Unfortunately that's the kind of thoroughness you have to have with a turbo failure....well done.
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Unread 2014-09-18, 11:37 PM   #8
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So yeeeaaaah. I figured it would be a good idea to at least change the oil a few times, so she took it to a local Firestone with a steep coupon and a Blackstone Labs oil sample bottle in hand, and instructions to have the tech save the oil filter for me to look at. Upon looking at the oil sample, the tech told her that if he didn't already know it had suffered a turbo failure, he'd warn her something was terribly wrong.

I could see a few small shards of metal in the filter just looking at it through the bag. Some silvery colored, some bronze. More when I cut it apart and spread it open. I shook the sample bottle and took a look inside, and there are flakes of silvery metal in it. So I'm putting a stop-drive order on it except to take it to a nearby shop and see if I can get them to flush the system as described above.

We drove it 100 miles or so after the initial failure, and another 240 since it was repaired. Hopefully it isn't totally fucked.

Edit: First I'm going to lean on the dealership and see what kind of warranty is on the engine after the turbo repair, because any damage to its bearings is a direct consequence of the turbo failure, and if the repair doesn't adequately account for that, it shouldn't be on the customer.

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Unread 2014-09-19, 04:06 PM   #9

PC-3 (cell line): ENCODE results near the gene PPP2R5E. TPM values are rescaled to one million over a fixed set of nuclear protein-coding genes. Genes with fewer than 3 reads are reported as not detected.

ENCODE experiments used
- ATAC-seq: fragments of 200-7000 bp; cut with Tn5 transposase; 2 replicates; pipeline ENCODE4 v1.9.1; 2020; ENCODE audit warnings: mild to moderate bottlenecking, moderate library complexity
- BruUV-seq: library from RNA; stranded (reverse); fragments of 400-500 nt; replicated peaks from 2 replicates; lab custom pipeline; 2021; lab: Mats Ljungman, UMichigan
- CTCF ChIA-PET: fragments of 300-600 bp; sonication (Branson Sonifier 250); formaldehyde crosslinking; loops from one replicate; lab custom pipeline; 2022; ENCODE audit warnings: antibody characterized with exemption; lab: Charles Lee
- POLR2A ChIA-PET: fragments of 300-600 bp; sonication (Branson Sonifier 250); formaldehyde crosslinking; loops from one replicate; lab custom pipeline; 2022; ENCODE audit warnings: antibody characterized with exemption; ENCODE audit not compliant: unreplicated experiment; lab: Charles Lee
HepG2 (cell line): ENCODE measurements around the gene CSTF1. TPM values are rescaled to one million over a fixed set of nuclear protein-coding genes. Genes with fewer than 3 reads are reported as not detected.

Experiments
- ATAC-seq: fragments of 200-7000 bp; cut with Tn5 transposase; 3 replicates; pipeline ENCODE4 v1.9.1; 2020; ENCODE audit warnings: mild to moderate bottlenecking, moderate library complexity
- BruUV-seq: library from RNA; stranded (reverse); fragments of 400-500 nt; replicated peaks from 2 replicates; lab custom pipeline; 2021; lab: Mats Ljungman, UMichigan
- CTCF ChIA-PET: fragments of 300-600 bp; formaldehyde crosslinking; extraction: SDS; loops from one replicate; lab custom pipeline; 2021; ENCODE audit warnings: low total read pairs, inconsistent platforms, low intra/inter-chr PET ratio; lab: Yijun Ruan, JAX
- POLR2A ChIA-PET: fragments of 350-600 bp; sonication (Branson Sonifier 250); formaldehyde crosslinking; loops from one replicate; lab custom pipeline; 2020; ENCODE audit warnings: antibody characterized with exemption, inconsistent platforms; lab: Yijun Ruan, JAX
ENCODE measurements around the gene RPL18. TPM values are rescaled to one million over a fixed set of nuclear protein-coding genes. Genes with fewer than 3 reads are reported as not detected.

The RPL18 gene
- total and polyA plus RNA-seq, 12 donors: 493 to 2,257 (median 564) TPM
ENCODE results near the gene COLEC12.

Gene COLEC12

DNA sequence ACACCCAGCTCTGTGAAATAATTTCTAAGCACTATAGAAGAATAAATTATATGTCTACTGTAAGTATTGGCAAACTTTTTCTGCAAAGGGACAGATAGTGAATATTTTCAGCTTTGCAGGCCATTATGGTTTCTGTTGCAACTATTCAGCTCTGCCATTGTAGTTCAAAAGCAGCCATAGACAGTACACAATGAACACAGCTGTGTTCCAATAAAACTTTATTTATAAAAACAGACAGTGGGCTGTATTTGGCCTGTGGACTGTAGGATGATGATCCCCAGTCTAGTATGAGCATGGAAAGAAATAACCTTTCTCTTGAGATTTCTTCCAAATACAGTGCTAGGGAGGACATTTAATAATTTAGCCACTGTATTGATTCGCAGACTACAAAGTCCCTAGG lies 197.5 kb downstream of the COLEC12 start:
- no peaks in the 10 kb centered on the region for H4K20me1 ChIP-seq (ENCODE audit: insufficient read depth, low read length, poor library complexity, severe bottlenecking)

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Quote:
Originally Posted by MFE View Post
So yeeeaaaah. I figured it would be a good idea to at least change the oil a few times, so she took it to a local Firestone with a steep coupon and a Blackstone Labs oil sample bottle in hand, and instructions to have the tech save the oil filter for me to look at. Upon looking at the oil sample, the tech told her that if he didn't already know it had suffered a turbo failure, he'd warn her something was terribly wrong.

I could see a few small shards of metal in the filter just looking at it through the bag. Some silvery colored, some bronze. More when I cut it apart and spread it open. I shook the sample bottle and took a look inside, and there are flakes of silvery metal in it. So I'm putting a stop-drive order on it except to take it to a nearby shop and see if I can get them to flush the system as described above.

We drove it 100 miles or so after the initial failure, and another 240 since it was repaired. Hopefully it isn't totally fucked.

Edit: First I'm going to lean on the dealership and see what kind of warranty is on the engine after the turbo repair, because any damage to its bearings is a direct consequence of the turbo failure, and if the repair doesn't adequately account for that, it shouldn't be on the customer.
Honestly as I see that situation, it's a question of - do they repair or are they parts re-placers? - I'd ask the manager that very question - Do you Repair cars? - when he answers yes - then ask him why you got just a part replaced and not a repair?

GL man. sucks that it eated a turbo.
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Unread 2014-09-19, 05:27 PM   #10
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"consequential damage" is the catch phrase you are going to want to use with a dealers service manager. "i'm going to fist fuck you in to next week" is what you go to after the first doesn't work.
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Unread 2014-09-20, 03:15 PM   #11
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So I'm in the process of 5 oil changes in a row with 5-10 miles driving inbetween. Putting 1/2 quart of Marvel Mystery Oil in with each one, and as of now, it's all coming out looking pretty good.
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Unread 2015-02-02, 07:33 PM   #12
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Bump, CX-7 still alive?